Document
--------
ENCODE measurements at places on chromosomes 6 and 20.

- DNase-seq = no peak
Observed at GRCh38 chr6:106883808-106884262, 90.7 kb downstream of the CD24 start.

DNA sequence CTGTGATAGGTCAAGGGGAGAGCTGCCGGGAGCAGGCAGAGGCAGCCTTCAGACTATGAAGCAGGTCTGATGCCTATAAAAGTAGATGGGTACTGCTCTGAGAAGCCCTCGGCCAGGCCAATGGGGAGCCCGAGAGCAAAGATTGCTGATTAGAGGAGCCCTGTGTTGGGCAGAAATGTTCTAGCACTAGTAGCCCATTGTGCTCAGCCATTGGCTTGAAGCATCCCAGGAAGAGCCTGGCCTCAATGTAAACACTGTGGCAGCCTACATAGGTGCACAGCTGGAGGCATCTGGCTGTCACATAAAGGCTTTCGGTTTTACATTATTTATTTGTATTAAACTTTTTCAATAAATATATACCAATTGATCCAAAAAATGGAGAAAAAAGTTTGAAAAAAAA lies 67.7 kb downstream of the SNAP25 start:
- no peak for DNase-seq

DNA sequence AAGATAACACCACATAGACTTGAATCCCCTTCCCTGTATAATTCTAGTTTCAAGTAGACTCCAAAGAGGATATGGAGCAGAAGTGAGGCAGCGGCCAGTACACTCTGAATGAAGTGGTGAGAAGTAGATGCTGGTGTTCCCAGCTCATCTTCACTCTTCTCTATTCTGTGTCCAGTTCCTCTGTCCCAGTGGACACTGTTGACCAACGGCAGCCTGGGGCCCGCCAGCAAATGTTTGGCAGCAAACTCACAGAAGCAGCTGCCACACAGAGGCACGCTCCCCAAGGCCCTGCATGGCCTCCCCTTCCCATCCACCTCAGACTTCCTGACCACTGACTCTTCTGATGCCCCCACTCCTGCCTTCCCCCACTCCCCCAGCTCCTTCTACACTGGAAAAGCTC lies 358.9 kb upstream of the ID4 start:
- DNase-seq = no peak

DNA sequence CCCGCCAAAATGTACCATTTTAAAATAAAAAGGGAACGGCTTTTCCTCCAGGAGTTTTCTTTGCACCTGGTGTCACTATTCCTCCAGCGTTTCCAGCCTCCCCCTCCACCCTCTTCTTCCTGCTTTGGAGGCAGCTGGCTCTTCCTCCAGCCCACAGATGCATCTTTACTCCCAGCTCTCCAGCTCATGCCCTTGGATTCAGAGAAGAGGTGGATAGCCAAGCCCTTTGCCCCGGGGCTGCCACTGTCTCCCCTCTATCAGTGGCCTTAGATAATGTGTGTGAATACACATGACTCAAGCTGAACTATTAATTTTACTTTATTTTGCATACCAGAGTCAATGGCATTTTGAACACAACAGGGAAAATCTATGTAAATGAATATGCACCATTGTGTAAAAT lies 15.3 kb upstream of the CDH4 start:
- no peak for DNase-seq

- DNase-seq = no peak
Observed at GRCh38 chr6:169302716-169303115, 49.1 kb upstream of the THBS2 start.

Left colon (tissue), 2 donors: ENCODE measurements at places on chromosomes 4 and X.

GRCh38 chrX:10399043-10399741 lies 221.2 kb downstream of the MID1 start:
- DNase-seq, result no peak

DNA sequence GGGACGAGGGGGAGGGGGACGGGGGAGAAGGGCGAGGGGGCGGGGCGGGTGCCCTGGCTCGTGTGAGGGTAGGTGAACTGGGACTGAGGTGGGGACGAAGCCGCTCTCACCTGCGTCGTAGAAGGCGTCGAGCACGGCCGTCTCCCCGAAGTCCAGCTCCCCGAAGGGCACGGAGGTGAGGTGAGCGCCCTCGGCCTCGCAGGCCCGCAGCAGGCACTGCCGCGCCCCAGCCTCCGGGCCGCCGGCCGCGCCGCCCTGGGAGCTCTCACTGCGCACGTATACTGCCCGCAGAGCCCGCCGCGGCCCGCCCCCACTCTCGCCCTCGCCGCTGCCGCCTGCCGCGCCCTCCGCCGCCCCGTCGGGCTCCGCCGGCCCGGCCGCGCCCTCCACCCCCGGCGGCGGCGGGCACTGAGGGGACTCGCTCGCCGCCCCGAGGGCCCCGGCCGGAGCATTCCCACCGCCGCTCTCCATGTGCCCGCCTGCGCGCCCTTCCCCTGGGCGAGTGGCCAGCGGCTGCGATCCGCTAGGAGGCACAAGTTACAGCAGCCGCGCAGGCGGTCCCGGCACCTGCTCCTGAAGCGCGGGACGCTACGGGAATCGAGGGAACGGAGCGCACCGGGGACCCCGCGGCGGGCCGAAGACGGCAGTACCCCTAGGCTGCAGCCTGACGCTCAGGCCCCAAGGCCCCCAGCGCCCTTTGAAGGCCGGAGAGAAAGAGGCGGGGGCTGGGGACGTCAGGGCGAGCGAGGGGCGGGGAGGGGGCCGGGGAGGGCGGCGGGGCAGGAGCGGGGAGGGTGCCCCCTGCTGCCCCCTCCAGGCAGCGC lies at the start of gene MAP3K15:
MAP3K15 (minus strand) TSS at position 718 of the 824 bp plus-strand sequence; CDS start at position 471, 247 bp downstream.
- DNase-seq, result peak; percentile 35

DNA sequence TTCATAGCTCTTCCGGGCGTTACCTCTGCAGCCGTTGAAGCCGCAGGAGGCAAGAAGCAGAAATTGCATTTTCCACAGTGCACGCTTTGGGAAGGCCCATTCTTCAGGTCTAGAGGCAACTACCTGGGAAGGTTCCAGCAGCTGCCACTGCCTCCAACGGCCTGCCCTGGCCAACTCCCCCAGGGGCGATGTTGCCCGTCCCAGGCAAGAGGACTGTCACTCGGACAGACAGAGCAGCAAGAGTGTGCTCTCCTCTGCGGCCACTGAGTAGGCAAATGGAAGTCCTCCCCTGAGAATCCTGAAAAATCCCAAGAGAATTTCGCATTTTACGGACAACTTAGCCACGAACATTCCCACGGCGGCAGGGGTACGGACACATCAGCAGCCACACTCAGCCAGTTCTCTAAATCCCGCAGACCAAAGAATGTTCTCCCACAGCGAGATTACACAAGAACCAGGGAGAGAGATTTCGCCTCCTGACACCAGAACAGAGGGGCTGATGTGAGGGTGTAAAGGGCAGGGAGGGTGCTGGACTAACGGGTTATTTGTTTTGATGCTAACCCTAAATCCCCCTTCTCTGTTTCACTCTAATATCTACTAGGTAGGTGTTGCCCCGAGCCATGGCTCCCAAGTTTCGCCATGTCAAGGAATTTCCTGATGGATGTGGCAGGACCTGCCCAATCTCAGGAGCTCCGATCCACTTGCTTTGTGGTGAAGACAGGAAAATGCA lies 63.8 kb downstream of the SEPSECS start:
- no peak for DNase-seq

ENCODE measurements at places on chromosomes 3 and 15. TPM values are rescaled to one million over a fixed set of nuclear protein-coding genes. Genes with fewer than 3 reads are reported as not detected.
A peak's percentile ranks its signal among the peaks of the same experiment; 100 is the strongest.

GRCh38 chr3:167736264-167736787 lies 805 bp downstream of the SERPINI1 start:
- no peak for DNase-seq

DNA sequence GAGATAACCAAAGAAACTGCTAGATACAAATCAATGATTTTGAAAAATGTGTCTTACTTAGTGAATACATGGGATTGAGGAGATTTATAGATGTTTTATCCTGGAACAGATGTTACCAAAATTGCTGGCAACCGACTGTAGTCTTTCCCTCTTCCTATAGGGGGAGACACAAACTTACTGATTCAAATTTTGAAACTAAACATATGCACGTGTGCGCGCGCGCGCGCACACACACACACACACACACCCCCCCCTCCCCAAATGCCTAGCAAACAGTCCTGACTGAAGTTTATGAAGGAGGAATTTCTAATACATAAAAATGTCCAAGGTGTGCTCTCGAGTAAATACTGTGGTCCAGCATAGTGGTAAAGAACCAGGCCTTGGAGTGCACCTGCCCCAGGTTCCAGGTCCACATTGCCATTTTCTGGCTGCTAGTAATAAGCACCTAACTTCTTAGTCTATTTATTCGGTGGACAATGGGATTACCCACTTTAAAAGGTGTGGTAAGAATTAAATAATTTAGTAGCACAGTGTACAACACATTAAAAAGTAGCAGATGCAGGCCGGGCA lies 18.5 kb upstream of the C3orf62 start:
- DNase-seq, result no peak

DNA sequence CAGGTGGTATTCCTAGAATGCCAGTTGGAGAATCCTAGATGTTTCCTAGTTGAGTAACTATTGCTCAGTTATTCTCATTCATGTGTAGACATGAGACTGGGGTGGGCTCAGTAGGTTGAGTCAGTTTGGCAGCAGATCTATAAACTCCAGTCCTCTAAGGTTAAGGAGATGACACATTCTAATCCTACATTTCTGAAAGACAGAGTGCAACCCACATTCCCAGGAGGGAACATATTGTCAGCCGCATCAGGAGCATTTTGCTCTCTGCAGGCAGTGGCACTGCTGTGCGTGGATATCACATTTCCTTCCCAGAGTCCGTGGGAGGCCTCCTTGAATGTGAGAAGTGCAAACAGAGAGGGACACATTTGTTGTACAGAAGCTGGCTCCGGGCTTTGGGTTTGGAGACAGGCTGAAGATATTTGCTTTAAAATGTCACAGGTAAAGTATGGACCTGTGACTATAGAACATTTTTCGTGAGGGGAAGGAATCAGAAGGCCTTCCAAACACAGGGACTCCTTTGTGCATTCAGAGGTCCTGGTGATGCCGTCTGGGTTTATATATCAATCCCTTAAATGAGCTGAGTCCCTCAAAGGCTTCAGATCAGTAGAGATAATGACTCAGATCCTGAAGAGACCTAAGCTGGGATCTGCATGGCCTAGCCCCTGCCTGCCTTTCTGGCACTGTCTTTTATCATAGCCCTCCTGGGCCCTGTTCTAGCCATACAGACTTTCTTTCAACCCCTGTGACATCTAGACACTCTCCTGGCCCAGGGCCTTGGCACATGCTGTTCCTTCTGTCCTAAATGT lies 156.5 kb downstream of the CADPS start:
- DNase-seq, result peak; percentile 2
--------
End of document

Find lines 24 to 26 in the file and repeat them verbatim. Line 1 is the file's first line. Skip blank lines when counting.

DNA sequence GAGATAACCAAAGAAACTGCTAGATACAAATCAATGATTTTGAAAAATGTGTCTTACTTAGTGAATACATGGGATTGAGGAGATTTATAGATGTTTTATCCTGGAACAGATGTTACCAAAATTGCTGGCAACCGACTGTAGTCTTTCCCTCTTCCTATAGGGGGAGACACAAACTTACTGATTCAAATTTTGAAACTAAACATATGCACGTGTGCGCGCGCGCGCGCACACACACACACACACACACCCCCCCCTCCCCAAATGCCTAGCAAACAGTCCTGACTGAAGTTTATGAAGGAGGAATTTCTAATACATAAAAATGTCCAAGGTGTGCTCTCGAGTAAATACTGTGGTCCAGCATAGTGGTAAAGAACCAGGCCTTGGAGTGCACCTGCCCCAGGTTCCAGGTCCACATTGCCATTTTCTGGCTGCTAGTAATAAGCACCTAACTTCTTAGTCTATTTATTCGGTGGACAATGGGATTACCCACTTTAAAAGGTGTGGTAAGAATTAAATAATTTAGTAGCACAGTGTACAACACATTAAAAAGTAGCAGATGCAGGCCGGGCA lies 18.5 kb upstream of the C3orf62 start:
- DNase-seq, result no peak

DNA sequence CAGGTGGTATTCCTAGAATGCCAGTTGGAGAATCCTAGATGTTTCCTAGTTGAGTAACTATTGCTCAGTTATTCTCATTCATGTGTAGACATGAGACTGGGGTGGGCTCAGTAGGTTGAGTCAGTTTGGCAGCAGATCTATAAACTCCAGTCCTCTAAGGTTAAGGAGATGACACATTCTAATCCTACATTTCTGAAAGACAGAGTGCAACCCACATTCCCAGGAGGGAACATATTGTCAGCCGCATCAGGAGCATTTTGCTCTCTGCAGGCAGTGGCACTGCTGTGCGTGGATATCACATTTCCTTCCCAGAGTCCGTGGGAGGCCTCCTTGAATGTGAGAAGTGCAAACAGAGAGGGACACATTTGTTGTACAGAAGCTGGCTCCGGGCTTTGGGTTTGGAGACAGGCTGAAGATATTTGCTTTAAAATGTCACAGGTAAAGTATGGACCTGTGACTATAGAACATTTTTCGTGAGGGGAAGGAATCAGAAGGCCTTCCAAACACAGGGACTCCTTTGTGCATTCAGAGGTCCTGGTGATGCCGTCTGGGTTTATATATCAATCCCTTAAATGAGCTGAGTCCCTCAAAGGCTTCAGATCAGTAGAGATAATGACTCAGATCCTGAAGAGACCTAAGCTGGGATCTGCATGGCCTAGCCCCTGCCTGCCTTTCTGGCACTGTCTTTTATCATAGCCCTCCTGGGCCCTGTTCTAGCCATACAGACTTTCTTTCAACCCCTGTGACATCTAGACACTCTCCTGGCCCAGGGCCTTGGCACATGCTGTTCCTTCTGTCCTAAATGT lies 156.5 kb downstream of the CADPS start: